+ Turn to page 78 to ﬁnd out how antimatter is already being used – in hospitals.
Prof Mark Miodownik
University College London
Dr Lewis Dartnell
University of Leicester
Dr Darren Naish
University of Southampton
Science presenter & writer
Dr Dean Burnett
+ A British materials scientist and regular on BBC TV programme Dara O Briain’s Science Club, on page 86 he gives us an insight into the wonder materials that will have the biggest impact on our lives.+ An astrobiologist, he’s an expert on life out in space. On page 30 he explores the latest research into how we’ll grow crops on the Moon and Mars to help us spend longer away from Earth.+ A palaeontologist, he studies beasts that lived millions of years ago, but on page 66 he looks at how genetics is being used to investigate reports of strange creatures alive today.+ A former BBC science correspondent, she presents Costing the Earth on BBC Radio 4. On page 72 she looks at how a NASA algorithm is being employed to identify whale sharks.+ A neuroscientist, he’s also a comedy writer and stand-up comedian. On page 44 he delves into the recesses of our minds to unpick something we find far from funny – our phobias.+ With an MSc in astrophysics from California Institute of Technology, Marcus’s books have won him widespread acclaim. On page 78, he looks at the latest efforts to create antimatter.
WELCOME TO ISSUE FOUR
A note from the editor
t the heart of Star Trek’s USS Enterprise is the warp core – the reactor that propels the craft to faster-than-light speed. While faster-than-light travel is out of the question – it would break Einstein’s theory of special relativity – antimatter propulsion is not. Physicists are now beginning to master the art of creating antimatter. On page 78, we look at how they are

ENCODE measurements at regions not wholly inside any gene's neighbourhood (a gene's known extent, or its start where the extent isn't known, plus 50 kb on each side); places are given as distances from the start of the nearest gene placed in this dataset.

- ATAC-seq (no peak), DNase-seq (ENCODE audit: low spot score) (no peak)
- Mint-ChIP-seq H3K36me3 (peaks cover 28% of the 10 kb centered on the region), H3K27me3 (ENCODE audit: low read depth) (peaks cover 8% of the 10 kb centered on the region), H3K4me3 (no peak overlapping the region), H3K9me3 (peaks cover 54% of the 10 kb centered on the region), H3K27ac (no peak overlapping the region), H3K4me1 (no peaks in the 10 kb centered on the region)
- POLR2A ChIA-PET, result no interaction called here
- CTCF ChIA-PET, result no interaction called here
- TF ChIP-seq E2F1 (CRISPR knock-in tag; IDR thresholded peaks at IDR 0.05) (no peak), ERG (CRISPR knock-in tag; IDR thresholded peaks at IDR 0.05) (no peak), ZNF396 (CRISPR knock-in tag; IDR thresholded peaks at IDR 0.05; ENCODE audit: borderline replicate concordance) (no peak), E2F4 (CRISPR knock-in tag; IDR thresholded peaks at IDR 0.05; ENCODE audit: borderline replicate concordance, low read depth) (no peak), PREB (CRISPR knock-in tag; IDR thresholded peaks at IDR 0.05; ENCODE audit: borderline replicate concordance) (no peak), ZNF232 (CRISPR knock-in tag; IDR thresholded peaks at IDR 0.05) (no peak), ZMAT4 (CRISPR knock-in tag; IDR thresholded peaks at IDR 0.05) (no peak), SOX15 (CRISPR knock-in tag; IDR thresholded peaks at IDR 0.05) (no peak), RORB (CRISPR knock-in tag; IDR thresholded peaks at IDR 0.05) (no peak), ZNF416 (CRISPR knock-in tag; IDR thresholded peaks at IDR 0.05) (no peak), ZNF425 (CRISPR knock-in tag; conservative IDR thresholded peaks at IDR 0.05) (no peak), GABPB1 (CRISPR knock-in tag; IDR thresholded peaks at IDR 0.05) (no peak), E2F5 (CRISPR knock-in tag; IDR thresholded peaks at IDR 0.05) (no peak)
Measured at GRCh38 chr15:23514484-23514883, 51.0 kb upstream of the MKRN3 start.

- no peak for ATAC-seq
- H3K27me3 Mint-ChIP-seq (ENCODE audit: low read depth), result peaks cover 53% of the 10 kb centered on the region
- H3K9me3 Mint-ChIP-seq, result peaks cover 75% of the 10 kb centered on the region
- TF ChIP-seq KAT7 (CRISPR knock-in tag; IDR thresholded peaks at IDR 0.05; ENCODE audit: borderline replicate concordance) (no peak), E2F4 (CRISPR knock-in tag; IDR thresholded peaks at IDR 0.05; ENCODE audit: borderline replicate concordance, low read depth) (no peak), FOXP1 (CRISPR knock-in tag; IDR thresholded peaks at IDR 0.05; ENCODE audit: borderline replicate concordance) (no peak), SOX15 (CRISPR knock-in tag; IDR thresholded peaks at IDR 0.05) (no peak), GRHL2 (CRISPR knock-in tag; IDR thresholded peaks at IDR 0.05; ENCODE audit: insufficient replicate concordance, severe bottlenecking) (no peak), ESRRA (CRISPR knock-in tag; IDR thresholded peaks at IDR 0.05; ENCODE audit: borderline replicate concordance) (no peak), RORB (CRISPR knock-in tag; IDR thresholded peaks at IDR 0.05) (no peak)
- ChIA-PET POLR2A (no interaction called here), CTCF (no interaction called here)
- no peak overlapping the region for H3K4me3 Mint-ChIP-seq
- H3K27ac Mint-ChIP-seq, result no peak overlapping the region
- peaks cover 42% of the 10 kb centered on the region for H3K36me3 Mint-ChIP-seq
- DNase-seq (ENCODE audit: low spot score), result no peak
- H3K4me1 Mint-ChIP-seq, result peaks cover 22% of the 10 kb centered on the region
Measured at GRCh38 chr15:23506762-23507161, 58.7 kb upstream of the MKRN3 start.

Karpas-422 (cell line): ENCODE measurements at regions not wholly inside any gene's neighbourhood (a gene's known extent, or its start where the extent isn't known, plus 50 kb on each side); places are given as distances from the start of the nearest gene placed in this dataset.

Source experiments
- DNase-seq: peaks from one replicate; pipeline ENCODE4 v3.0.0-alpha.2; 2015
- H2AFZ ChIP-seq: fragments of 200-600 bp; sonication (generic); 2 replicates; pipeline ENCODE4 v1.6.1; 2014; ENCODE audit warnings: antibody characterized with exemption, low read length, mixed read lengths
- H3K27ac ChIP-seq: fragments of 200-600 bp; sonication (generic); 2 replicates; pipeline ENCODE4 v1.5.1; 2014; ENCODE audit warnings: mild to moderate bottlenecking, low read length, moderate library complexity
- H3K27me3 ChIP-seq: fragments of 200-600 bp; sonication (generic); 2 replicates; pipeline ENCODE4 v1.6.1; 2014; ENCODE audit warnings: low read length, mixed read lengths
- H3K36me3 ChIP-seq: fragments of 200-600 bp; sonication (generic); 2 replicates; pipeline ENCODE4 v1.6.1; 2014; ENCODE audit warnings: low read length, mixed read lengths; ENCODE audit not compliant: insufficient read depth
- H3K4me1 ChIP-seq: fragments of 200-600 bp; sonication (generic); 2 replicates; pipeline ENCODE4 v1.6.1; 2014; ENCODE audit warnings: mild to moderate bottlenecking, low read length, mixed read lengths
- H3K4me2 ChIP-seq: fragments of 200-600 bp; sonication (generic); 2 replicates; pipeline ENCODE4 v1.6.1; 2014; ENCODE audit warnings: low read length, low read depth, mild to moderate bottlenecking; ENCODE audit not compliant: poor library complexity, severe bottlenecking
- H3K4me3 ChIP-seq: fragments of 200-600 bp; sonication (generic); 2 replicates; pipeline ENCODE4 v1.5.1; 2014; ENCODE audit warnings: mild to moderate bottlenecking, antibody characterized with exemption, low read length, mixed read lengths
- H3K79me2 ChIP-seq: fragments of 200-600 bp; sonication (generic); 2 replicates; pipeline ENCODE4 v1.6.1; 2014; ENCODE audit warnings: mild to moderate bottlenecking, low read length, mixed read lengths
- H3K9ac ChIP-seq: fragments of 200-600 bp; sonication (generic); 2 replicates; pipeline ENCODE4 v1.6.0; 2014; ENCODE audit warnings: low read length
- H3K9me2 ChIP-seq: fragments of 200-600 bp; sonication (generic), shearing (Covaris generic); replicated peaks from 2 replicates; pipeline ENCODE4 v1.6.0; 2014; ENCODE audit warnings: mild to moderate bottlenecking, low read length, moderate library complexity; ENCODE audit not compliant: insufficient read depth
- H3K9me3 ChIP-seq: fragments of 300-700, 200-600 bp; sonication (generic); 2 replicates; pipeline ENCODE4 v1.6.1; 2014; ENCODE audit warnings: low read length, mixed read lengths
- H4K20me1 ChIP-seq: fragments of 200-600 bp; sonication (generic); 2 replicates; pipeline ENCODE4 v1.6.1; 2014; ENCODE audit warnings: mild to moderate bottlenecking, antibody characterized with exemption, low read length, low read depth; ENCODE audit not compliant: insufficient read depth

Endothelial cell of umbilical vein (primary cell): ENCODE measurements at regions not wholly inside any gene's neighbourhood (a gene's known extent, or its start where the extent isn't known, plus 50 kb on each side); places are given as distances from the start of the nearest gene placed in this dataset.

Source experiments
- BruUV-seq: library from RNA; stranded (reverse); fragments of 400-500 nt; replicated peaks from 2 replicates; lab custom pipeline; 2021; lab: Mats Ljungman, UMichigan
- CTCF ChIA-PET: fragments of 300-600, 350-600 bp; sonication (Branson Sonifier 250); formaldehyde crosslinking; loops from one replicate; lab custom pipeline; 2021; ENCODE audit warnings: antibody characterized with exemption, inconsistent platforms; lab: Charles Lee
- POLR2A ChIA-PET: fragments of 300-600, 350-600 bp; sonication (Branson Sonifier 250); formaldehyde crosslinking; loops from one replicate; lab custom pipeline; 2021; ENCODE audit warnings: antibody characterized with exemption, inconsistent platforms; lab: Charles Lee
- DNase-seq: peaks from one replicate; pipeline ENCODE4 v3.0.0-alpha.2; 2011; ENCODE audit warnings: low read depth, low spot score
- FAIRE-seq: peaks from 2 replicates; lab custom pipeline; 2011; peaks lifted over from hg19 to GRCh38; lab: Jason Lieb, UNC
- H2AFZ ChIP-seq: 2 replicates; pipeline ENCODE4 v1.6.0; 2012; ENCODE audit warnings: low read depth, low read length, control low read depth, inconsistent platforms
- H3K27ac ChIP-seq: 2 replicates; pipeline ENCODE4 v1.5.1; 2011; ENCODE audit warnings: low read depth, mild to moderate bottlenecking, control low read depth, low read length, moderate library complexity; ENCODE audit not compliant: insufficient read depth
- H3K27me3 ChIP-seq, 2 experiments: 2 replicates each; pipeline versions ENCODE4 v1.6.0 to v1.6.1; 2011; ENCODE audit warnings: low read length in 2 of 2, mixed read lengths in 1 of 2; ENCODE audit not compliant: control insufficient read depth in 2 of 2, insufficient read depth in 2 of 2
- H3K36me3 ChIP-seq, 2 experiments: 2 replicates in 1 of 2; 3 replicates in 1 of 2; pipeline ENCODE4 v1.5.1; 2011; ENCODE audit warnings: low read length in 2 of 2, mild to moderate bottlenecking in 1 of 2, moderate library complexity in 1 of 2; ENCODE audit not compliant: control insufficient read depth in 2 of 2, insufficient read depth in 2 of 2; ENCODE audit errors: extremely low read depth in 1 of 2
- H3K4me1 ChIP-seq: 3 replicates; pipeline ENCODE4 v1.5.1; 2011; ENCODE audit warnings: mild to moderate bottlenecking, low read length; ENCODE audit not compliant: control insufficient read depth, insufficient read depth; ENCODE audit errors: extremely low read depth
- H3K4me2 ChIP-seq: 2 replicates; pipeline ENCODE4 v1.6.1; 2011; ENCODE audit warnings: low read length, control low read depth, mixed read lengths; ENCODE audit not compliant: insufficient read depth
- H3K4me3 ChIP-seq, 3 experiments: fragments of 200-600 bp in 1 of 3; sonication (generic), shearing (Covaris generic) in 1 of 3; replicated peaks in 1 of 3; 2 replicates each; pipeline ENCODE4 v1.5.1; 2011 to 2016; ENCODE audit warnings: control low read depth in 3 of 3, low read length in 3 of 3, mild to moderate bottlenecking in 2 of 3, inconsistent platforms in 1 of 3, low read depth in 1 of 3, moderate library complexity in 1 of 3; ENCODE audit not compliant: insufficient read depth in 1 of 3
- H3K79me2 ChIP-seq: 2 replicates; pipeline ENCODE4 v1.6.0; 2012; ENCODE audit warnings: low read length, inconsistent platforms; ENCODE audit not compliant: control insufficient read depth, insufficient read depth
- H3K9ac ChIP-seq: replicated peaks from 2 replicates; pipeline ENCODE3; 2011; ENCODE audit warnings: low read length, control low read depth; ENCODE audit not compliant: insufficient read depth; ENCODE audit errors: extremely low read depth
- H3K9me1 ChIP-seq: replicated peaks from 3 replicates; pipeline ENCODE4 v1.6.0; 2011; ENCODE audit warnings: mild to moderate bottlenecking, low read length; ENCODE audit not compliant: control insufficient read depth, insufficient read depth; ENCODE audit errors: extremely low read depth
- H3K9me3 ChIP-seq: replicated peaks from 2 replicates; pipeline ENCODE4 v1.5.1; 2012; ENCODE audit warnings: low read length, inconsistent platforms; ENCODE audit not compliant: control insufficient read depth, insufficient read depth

investigating this strange stuf’s properties and the challenges
that lie ahead before it’s a genuine contender for use as a fuel.As we travel greater distances in space, it will become increasingly important to be able to grow food up there. On page 30, we explore the latest research into this, including NASA’s plans to grow turnips on the Moon. Back down on Earth, we’ve all grown up hearing tales of yetis and exotic cats roaming the countryside. Genetic testing is now allowing
scientists to nd the truth behind the stories. And as we see on page
66, there’s more truth to the stories than you might think. Finally, our subscribers get a bonus article this month looking at creatures lurking in your garden that you’ll be completely unaware of – or at least unaware of how formidable they are. We’ll be bringing our subscribers an exclusive article each month from now on.
Engage the warp drive!
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